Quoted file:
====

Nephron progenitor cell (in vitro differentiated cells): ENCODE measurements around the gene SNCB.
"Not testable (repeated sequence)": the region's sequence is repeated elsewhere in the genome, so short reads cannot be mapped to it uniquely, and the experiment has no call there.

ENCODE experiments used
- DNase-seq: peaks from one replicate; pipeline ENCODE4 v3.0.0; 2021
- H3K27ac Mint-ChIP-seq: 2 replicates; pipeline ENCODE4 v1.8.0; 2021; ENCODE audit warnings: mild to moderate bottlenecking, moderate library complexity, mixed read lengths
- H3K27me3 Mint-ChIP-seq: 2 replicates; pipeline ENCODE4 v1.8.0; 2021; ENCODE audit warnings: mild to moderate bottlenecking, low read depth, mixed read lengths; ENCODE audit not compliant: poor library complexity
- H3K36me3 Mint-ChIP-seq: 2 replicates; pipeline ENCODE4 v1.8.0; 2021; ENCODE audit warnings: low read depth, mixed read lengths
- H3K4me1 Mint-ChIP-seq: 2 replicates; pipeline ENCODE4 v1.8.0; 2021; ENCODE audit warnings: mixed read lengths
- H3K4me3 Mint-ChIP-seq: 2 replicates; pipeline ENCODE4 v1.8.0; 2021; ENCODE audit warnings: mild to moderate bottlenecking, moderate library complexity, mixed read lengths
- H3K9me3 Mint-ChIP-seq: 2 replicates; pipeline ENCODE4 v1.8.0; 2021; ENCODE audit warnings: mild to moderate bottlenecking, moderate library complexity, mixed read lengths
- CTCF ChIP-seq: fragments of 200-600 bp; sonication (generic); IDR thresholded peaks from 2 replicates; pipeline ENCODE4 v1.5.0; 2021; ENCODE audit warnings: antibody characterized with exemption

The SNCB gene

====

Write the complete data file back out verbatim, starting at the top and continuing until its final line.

Nephron progenitor cell (in vitro differentiated cells): ENCODE measurements around the gene SNCB.
"Not testable (repeated sequence)": the region's sequence is repeated elsewhere in the genome, so short reads cannot be mapped to it uniquely, and the experiment has no call there.

ENCODE experiments used
- DNase-seq: peaks from one replicate; pipeline ENCODE4 v3.0.0; 2021
- H3K27ac Mint-ChIP-seq: 2 replicates; pipeline ENCODE4 v1.8.0; 2021; ENCODE audit warnings: mild to moderate bottlenecking, moderate library complexity, mixed read lengths
- H3K27me3 Mint-ChIP-seq: 2 replicates; pipeline ENCODE4 v1.8.0; 2021; ENCODE audit warnings: mild to moderate bottlenecking, low read depth, mixed read lengths; ENCODE audit not compliant: poor library complexity
- H3K36me3 Mint-ChIP-seq: 2 replicates; pipeline ENCODE4 v1.8.0; 2021; ENCODE audit warnings: low read depth, mixed read lengths
- H3K4me1 Mint-ChIP-seq: 2 replicates; pipeline ENCODE4 v1.8.0; 2021; ENCODE audit warnings: mixed read lengths
- H3K4me3 Mint-ChIP-seq: 2 replicates; pipeline ENCODE4 v1.8.0; 2021; ENCODE audit warnings: mild to moderate bottlenecking, moderate library complexity, mixed read lengths
- H3K9me3 Mint-ChIP-seq: 2 replicates; pipeline ENCODE4 v1.8.0; 2021; ENCODE audit warnings: mild to moderate bottlenecking, moderate library complexity, mixed read lengths
- CTCF ChIP-seq: fragments of 200-600 bp; sonication (generic); IDR thresholded peaks from 2 replicates; pipeline ENCODE4 v1.5.0; 2021; ENCODE audit warnings: antibody characterized with exemption

The SNCB gene